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home to Ireland till I send her word you are perfect in your
Enclish crammer at least.”. I have my lesson perfect, sir,” said Dominick, taking his grammar up from the floor, “will I say it now?"
“Will I say it now? No, you plockit, no, and I will write your mother word you have proke Priscian's head four times this tay, since her letter came. You Irish plockit !” continued the relentless grammarian, you never learn the tifference between shall and will ? Will I hear the letter, and will I see her once more? What Enclish is this, plockit?”
The Welsh boys all grinned, except Edwards, who hummed, loud enough to be heard, two lines of the good old English song,
" And will I see him once again?
And will I hear him speak ?”
Many of the boys were fortunately too ignorant to feel the force of the quotation ; but Mr. Owen ap Jones understood it, turned upon his heel, and walked off. Soon afterwards he summoned Dominick to his awful desk; and, pointing with his ruler to the following page in Harris's Hermes, bade him “reat it, and understant it, if he could.” Little Dominick read, but could not understand.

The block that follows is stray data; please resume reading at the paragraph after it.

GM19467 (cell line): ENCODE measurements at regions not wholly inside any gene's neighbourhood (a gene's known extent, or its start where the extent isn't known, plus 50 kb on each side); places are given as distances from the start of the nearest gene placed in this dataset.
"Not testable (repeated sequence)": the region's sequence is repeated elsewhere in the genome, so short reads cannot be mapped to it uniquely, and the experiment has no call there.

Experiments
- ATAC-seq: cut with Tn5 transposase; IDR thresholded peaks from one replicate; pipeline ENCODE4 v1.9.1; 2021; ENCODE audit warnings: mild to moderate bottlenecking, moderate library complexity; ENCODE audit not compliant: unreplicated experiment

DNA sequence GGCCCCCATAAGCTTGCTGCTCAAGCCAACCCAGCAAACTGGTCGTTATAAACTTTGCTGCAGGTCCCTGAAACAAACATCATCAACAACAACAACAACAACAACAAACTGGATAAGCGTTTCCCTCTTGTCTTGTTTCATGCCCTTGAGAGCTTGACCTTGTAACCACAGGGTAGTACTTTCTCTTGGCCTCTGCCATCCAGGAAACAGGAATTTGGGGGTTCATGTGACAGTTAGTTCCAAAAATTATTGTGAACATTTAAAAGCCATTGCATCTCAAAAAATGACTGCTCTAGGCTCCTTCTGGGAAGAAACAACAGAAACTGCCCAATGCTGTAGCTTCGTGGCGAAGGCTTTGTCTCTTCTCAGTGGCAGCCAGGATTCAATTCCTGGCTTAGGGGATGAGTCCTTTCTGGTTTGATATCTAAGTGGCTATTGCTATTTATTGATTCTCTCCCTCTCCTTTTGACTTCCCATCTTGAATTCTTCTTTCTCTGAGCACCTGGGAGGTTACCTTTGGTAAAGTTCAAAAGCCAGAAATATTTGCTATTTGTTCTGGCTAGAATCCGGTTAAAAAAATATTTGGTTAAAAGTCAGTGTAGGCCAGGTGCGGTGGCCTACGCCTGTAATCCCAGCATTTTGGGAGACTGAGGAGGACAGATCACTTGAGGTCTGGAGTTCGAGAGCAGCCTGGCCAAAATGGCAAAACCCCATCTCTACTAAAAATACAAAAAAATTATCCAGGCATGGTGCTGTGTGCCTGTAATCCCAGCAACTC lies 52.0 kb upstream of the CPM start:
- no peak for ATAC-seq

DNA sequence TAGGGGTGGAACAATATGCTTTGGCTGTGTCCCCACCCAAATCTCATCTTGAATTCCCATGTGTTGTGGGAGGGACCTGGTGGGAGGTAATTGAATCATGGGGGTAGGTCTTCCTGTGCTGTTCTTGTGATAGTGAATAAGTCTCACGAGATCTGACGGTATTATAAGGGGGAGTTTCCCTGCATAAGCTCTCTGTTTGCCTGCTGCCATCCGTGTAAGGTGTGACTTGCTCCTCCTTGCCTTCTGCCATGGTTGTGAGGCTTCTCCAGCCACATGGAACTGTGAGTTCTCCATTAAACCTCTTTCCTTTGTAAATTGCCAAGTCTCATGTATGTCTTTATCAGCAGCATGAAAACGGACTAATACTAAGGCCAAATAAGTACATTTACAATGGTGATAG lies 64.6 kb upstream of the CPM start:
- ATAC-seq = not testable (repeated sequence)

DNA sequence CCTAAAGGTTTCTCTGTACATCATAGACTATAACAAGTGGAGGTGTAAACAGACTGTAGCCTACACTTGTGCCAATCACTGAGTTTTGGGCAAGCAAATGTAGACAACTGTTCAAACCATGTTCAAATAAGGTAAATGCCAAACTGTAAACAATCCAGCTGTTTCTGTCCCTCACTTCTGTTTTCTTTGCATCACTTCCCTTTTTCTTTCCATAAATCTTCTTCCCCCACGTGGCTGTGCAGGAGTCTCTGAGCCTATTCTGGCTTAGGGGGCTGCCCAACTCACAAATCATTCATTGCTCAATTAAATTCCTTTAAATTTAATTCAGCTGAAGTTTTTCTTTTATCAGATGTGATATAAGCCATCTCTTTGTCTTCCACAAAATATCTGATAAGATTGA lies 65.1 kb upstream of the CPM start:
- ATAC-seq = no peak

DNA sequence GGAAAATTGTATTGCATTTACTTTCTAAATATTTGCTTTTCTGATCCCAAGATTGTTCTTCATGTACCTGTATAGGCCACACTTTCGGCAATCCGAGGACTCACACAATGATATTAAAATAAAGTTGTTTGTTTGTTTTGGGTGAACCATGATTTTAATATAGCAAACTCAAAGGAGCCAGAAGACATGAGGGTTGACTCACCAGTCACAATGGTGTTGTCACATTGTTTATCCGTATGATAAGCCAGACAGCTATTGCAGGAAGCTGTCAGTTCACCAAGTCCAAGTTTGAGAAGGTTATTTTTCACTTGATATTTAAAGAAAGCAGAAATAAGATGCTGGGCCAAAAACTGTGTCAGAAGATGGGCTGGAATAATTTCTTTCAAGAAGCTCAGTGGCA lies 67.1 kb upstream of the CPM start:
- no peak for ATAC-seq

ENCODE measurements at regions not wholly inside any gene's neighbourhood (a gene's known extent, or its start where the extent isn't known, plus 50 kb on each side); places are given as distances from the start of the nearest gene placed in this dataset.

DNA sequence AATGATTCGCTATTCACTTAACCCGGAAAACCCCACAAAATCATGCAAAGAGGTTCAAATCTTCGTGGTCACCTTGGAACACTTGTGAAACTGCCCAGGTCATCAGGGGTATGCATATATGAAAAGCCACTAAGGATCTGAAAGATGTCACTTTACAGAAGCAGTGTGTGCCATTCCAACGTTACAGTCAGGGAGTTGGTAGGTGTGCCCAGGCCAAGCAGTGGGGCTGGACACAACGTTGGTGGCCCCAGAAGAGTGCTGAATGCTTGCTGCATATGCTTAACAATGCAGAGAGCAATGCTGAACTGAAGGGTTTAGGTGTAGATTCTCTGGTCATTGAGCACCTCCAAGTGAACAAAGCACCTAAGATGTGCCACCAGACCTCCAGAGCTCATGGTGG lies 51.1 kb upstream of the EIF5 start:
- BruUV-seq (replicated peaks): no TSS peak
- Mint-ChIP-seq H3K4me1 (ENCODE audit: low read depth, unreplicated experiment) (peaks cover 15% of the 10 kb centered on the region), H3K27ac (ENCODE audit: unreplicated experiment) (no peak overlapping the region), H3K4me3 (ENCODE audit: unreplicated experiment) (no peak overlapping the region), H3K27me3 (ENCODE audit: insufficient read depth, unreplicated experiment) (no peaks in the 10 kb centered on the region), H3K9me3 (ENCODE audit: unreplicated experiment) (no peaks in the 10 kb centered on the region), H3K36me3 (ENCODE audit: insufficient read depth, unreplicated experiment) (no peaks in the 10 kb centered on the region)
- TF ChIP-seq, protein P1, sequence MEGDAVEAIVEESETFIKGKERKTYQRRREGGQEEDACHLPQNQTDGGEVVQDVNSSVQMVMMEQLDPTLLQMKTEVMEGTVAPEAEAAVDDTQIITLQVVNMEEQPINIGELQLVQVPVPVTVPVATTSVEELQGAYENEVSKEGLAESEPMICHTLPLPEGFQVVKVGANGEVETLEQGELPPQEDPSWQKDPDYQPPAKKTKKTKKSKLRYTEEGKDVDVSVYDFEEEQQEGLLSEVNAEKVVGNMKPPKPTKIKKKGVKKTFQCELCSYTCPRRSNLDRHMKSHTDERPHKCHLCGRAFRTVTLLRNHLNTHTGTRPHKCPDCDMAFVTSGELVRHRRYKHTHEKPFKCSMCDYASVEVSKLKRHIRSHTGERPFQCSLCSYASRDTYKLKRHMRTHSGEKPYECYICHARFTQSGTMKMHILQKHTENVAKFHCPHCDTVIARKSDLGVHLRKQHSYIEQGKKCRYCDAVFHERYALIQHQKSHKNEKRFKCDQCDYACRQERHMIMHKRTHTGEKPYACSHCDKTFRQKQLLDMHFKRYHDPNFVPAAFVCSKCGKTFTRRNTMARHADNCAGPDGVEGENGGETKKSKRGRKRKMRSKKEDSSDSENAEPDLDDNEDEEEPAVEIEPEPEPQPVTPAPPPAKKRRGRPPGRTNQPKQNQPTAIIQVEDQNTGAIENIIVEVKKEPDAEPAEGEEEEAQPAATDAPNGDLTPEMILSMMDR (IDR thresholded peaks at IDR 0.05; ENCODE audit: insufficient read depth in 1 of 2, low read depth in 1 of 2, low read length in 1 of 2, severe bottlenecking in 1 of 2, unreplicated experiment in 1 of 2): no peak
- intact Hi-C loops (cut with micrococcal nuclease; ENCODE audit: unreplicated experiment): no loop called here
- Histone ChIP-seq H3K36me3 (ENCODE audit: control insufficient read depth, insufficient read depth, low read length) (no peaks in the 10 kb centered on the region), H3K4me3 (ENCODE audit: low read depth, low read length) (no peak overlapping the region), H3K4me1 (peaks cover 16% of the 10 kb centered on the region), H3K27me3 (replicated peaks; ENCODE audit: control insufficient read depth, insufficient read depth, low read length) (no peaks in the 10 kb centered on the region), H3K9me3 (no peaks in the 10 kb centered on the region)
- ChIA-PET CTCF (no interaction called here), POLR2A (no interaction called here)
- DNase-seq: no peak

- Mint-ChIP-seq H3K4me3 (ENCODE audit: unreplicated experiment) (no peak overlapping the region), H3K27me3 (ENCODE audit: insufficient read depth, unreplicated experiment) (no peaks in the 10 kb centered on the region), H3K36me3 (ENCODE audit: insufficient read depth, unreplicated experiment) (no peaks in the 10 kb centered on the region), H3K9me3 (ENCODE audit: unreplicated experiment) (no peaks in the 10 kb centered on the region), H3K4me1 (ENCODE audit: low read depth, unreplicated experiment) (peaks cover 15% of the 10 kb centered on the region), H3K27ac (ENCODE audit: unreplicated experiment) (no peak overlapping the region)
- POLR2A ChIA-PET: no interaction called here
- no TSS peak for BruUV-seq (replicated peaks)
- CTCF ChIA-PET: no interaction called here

“ Then reat it loud, you plockit.”
“ There is nothing appears so clearly an object of the mind or intellect only as the future does, since we can find no place for its existence
where else : not but the same, if we consider, is equally true of the past,"
“Well, co on-What stops the plockit? Can't you reat Enclish now?”
“Yes, sir; but I was trying to understand it.. I was considering, that this is like what they would call an Irish bull, if I had said it.”
Little Dominick could not explain what he meant in English, that Mr. Owen ap Jones would understand ; and, to punish him for his impertinent observation, the boy was doomed to learn all that Harris and Lowth have written to explain the nature of shall and will. The reader, if he be desirous of knowing the full extent of the penance enjoined, may consult Lowth's Grammar, p. 52, ed. 1799, and Harris's Hermes, p. 10, 11, and 12, 4th edition. Undismayed at the length of his task, little Dominick only said, “I hope, if I say it all without missing a
will not give my mother a bad account of
my grimmar studies, sir." “Say it all first, without missing a word, and then I shall see what I shall say,” replied Mr. Owen ap